History Week: Our Victorian Neighbours

1 September 2016 - 2 October 2016

Celebrating History Week, this exhibition explored the Victorian architecture of our beautiful suburb of Randwick.

Delve into the personalities who lived in these houses and explore what life would have been like for our Victorian neighbours.

Avonmore, the Avenue

John Walsh commenced work on this row of Victorian Italianate terraces in 1888. He built the middle terrace first, including a grand tower that would become an impressive centrepiece for the whole construction. He continued adding to the terrace, finishing with a total of nine houses in 1891. The three-storey terrace was an imposing presence on the quiet avenue behind St Jude’s Church. Walsh acquired the plot of land in 1888 from the Church of England. Controversy surrounded the use of this land as a cemetery for other religious denominations. The site was eventually sold and the funds put towards expanding the Church.

Walsh was a building and railway contractor who immigrated to Australia from Ireland. He built the Goulburn to Cooma railway, securing enough money by the late 1880s to set about his own building project in Randwick. He married Margaret Jane Clohest in 1867. The grand central terrace, then no. 5, was more than big enough to accommodate his six daughters, affording them the luxury of their own bedroom. The staircase was adorned with elaborately carved wooden balusters handsomely embellished with the family initial. The row of terraces was placed on the Register of the National Estate in 1978 and is currently listed on the State Heritage Register.

The library holds a number of images of Avonmore, which can be found in the catalogue.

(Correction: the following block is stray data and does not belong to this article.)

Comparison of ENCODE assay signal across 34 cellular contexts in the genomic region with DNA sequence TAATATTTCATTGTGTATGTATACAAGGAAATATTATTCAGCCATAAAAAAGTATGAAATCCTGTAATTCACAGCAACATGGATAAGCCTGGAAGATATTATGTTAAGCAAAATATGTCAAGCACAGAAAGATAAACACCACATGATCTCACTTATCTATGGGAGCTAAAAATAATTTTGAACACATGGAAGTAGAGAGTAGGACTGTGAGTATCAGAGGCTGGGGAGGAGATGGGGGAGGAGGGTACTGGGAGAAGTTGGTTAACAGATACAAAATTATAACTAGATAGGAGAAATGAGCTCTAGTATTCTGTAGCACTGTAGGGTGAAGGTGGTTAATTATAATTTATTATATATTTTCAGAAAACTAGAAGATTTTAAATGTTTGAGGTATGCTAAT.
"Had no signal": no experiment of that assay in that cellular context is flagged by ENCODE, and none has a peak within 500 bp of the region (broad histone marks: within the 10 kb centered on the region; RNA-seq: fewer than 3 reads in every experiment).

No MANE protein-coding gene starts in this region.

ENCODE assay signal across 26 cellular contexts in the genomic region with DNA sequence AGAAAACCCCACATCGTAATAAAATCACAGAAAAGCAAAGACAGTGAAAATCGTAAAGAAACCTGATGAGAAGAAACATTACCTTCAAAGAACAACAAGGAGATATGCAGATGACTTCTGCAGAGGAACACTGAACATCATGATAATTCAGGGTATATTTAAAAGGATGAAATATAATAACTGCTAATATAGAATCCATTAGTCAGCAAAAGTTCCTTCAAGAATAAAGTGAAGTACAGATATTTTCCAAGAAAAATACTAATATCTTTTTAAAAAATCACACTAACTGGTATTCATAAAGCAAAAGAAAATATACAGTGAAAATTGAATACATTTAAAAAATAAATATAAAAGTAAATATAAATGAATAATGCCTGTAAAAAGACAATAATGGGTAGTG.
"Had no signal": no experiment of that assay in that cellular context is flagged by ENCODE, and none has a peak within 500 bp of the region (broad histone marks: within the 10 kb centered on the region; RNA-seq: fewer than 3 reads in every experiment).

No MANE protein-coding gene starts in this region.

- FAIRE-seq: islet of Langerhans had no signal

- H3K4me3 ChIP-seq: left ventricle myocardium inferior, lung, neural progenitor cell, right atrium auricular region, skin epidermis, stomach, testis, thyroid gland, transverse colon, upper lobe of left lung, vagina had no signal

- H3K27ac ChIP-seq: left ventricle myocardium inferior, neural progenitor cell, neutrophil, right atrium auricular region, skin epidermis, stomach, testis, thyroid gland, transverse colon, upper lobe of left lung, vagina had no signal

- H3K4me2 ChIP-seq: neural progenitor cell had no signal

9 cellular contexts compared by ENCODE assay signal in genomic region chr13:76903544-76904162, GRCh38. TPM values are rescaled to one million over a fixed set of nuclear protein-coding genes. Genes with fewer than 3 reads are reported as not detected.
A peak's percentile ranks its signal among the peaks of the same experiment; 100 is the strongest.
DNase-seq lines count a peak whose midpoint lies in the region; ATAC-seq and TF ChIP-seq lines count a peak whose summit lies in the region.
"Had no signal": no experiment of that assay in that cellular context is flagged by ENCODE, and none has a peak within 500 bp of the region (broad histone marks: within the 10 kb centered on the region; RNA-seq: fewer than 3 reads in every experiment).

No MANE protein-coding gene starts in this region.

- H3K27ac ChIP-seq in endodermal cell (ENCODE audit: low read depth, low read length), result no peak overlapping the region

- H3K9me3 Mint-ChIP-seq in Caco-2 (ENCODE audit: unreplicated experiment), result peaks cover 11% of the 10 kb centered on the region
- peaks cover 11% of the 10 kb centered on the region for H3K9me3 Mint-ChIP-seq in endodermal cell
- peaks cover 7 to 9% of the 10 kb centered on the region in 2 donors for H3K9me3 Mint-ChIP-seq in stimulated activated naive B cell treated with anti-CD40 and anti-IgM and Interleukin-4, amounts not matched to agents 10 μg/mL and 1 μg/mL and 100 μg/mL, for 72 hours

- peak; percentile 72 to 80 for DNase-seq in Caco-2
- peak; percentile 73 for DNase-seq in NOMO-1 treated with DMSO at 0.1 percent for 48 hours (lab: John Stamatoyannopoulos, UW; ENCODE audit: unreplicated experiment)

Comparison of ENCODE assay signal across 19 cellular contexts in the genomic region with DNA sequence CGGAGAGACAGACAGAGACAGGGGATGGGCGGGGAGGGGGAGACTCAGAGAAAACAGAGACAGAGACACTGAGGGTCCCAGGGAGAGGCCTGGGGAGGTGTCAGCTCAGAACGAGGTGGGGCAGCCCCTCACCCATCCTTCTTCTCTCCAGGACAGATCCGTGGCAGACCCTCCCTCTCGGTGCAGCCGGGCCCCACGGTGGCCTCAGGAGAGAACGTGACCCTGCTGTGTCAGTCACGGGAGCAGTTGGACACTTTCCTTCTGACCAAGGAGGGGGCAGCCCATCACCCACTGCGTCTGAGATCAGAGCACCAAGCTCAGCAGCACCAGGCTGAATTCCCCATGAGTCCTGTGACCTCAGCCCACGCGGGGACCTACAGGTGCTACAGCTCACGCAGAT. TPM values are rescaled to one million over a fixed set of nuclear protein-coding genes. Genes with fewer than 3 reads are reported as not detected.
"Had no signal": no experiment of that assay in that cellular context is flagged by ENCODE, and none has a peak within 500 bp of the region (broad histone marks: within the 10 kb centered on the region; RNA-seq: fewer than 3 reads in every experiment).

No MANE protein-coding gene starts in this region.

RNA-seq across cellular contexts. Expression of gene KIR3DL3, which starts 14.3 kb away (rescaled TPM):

Roslyn, Arcadia Street

Roslyn is one of the few remaining Victorian houses in Coogee. It was built in 1886 for timber merchant Charles Thomas Saxton. The house was originally set on a larger parcel of land and included a grand entrance, gardens and a conservatory. Coogee residents could see the house standing tall on the hill from the beach. The house has fourteen rooms in total and a roof lantern with views down to Coogee beach. It contains fourteen bedrooms and a circular mezzanine above the entrance hall. The house was richly decorated with stained glass windows and cedar joinery. There are three ornate wooden fireplaces, a point of difference from Normanhurst’s marble detailing. This was no doubt a result of Saxton’s involvement in the timber industry. These pictures of Roslyn show a family enjoying their grand residence and its grounds, where they could play a game of croquet and wander around with their dog in the fresh sea air.

The library holds a number of images of Roslyn, which can be found in the catalogue.

Curator: Georgina Keep, Local History Librarian

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